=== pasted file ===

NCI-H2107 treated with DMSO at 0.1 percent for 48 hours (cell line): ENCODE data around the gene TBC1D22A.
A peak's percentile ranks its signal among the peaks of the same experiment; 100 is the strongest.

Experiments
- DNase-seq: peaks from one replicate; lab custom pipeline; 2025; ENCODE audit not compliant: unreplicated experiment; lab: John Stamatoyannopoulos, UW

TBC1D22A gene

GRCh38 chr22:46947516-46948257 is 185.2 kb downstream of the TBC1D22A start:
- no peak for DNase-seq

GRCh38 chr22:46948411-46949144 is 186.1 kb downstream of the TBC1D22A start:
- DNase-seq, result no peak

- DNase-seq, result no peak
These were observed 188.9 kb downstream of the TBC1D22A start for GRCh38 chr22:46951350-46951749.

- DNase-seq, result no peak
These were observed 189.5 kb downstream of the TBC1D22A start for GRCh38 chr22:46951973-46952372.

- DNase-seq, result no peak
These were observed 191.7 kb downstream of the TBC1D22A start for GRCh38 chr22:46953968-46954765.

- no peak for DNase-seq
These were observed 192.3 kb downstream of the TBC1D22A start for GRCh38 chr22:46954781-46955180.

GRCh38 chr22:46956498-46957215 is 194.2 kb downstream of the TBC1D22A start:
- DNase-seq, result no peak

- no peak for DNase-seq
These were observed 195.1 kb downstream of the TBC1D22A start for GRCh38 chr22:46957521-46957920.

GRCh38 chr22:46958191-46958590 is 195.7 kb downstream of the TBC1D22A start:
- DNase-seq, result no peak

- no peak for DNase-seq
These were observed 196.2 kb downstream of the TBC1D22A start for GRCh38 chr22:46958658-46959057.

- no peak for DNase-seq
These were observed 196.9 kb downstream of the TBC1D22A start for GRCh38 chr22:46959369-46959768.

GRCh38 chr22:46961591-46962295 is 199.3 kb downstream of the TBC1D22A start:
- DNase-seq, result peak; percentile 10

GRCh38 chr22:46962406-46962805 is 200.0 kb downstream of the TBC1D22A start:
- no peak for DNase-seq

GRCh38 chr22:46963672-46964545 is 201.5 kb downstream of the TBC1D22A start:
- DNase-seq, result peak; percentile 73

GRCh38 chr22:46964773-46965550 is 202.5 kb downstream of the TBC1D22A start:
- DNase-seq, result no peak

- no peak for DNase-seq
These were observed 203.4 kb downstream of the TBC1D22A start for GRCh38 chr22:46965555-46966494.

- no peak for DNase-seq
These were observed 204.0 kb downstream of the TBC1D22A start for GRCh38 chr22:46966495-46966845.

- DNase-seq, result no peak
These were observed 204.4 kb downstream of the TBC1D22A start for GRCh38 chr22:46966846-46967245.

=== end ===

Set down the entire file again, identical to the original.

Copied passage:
NCI-H2107 treated with DMSO at 0.1 percent for 48 hours (cell line): ENCODE data around the gene TBC1D22A.
A peak's percentile ranks its signal among the peaks of the same experiment; 100 is the strongest.

Experiments
- DNase-seq: peaks from one replicate; lab custom pipeline; 2025; ENCODE audit not compliant: unreplicated experiment; lab: John Stamatoyannopoulos, UW

TBC1D22A gene

GRCh38 chr22:46947516-46948257 is 185.2 kb downstream of the TBC1D22A start:
- no peak for DNase-seq

GRCh38 chr22:46948411-46949144 is 186.1 kb downstream of the TBC1D22A start:
- DNase-seq, result no peak

- DNase-seq, result no peak
These were observed 188.9 kb downstream of the TBC1D22A start for GRCh38 chr22:46951350-46951749.

- DNase-seq, result no peak
These were observed 189.5 kb downstream of the TBC1D22A start for GRCh38 chr22:46951973-46952372.

- DNase-seq, result no peak
These were observed 191.7 kb downstream of the TBC1D22A start for GRCh38 chr22:46953968-46954765.

- no peak for DNase-seq
These were observed 192.3 kb downstream of the TBC1D22A start for GRCh38 chr22:46954781-46955180.

GRCh38 chr22:46956498-46957215 is 194.2 kb downstream of the TBC1D22A start:
- DNase-seq, result no peak

- no peak for DNase-seq
These were observed 195.1 kb downstream of the TBC1D22A start for GRCh38 chr22:46957521-46957920.

GRCh38 chr22:46958191-46958590 is 195.7 kb downstream of the TBC1D22A start:
- DNase-seq, result no peak

- no peak for DNase-seq
These were observed 196.2 kb downstream of the TBC1D22A start for GRCh38 chr22:46958658-46959057.

- no peak for DNase-seq
These were observed 196.9 kb downstream of the TBC1D22A start for GRCh38 chr22:46959369-46959768.

GRCh38 chr22:46961591-46962295 is 199.3 kb downstream of the TBC1D22A start:
- DNase-seq, result peak; percentile 10

GRCh38 chr22:46962406-46962805 is 200.0 kb downstream of the TBC1D22A start:
- no peak for DNase-seq

GRCh38 chr22:46963672-46964545 is 201.5 kb downstream of the TBC1D22A start:
- DNase-seq, result peak; percentile 73

GRCh38 chr22:46964773-46965550 is 202.5 kb downstream of the TBC1D22A start:
- DNase-seq, result no peak

- no peak for DNase-seq
These were observed 203.4 kb downstream of the TBC1D22A start for GRCh38 chr22:46965555-46966494.

- no peak for DNase-seq
These were observed 204.0 kb downstream of the TBC1D22A start for GRCh38 chr22:46966495-46966845.

- DNase-seq, result no peak
These were observed 204.4 kb downstream of the TBC1D22A start for GRCh38 chr22:46966846-46967245.